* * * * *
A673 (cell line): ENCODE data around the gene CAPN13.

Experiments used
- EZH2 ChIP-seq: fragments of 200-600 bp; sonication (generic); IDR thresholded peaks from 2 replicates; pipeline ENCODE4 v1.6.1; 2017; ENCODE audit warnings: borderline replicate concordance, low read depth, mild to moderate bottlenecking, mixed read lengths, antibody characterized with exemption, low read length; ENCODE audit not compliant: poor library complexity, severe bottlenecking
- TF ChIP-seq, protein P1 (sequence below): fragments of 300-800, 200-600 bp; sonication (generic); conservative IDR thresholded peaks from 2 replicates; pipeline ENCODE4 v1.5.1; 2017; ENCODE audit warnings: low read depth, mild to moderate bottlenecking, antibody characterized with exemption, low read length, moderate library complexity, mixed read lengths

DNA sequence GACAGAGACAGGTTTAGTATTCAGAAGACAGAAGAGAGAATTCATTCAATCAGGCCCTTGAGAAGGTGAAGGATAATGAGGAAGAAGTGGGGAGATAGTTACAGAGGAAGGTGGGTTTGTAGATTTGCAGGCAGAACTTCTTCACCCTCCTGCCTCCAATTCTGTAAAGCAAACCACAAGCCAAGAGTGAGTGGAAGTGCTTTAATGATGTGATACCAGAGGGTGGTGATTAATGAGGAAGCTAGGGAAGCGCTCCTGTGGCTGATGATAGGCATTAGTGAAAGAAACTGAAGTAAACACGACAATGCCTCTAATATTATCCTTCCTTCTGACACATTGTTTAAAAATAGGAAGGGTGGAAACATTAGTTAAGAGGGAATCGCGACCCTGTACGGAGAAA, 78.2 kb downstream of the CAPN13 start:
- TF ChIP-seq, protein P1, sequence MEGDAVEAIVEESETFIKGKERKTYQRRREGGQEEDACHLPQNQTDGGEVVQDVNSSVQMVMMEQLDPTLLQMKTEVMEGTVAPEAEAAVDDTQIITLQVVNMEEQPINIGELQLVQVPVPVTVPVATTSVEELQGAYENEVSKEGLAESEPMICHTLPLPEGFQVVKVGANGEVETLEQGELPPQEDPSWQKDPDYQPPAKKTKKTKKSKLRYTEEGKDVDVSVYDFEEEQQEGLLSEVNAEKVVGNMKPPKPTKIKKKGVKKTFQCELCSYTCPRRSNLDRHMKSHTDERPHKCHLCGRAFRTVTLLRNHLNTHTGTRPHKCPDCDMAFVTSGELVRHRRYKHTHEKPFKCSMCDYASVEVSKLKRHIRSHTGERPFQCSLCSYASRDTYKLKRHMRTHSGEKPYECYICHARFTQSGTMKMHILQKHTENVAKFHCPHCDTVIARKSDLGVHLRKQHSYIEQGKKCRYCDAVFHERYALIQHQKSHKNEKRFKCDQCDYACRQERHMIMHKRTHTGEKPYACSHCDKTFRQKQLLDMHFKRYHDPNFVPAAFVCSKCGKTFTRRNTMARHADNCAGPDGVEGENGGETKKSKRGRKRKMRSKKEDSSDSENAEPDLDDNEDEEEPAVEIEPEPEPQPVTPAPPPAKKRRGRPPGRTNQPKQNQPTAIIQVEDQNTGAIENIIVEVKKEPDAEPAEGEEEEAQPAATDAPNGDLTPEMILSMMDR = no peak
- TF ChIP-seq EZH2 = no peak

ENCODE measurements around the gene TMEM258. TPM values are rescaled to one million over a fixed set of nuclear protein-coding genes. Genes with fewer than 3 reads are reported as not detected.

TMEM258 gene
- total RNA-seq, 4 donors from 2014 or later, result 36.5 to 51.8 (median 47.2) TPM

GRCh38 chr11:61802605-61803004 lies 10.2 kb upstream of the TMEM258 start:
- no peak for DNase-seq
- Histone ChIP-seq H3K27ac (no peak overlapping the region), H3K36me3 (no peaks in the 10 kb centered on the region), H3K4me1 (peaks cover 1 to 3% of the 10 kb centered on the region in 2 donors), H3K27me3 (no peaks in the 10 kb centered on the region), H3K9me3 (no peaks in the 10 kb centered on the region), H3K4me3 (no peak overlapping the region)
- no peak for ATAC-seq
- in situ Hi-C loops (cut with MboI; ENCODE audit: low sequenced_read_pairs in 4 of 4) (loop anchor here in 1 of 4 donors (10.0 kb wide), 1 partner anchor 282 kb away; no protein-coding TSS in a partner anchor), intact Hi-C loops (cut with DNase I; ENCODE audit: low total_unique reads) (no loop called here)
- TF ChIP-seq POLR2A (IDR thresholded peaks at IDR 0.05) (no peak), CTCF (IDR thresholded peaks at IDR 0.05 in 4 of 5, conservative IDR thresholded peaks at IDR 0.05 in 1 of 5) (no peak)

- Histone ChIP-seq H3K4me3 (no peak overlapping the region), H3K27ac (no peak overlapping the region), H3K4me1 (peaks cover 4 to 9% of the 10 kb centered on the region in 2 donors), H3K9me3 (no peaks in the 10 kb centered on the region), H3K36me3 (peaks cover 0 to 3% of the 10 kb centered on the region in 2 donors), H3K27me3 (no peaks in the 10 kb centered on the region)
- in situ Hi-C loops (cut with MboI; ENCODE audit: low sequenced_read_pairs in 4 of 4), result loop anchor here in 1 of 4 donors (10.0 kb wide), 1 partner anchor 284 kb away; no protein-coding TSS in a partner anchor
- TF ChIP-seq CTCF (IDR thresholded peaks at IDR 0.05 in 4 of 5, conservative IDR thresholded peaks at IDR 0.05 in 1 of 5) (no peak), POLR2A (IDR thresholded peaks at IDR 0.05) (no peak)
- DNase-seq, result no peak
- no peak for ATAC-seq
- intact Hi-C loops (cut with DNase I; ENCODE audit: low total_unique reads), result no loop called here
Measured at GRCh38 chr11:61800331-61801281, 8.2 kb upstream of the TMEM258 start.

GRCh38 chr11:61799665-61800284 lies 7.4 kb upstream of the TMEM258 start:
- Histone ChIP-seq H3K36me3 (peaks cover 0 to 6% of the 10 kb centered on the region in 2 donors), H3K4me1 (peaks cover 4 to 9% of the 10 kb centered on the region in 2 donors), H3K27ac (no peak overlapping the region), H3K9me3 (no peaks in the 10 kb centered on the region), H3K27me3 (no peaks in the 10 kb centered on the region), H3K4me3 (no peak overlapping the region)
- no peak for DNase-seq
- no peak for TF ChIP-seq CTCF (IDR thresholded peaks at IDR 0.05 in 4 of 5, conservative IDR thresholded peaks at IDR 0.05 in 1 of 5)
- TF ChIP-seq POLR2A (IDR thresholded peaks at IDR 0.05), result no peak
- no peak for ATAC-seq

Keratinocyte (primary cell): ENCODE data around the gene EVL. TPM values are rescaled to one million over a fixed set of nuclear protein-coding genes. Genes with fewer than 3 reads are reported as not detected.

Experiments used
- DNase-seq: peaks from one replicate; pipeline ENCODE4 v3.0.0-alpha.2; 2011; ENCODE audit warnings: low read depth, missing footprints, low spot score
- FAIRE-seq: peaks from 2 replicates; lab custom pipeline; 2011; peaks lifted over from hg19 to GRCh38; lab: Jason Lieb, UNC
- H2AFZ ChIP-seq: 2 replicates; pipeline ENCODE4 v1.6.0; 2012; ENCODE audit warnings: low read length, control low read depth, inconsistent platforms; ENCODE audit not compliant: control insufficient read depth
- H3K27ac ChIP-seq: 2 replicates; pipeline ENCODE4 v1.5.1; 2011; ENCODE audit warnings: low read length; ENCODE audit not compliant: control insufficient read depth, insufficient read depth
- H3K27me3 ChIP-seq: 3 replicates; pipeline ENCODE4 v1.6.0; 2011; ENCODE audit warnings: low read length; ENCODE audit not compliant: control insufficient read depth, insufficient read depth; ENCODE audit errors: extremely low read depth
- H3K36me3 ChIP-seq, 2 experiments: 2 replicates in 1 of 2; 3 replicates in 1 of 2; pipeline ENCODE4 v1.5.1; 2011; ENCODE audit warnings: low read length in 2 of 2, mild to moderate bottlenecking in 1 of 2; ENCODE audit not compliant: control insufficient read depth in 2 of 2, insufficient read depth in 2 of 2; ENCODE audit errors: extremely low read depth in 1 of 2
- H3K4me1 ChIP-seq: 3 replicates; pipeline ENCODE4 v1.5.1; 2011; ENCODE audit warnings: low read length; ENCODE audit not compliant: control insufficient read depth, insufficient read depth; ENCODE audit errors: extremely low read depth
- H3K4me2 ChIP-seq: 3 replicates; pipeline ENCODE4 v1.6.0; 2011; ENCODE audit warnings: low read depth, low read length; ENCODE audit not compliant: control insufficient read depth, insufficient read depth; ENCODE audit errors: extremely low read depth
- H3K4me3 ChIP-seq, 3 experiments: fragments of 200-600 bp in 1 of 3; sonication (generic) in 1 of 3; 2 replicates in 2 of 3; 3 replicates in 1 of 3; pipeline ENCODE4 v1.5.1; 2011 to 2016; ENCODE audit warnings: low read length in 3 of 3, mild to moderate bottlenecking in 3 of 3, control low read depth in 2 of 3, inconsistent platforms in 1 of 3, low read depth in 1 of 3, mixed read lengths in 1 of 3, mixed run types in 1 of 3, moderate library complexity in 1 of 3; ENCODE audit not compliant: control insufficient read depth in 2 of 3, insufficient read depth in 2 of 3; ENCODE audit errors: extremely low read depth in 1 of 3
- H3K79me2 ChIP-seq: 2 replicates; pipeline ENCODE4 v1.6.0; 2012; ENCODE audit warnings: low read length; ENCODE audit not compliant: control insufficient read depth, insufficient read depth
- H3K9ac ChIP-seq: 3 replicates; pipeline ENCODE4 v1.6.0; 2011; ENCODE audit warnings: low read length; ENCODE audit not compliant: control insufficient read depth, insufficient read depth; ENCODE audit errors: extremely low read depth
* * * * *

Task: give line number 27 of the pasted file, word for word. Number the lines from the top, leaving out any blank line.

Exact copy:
- no peak for TF ChIP-seq CTCF (IDR thresholded peaks at IDR 0.05 in 4 of 5, conservative IDR thresholded peaks at IDR 0.05 in 1 of 5)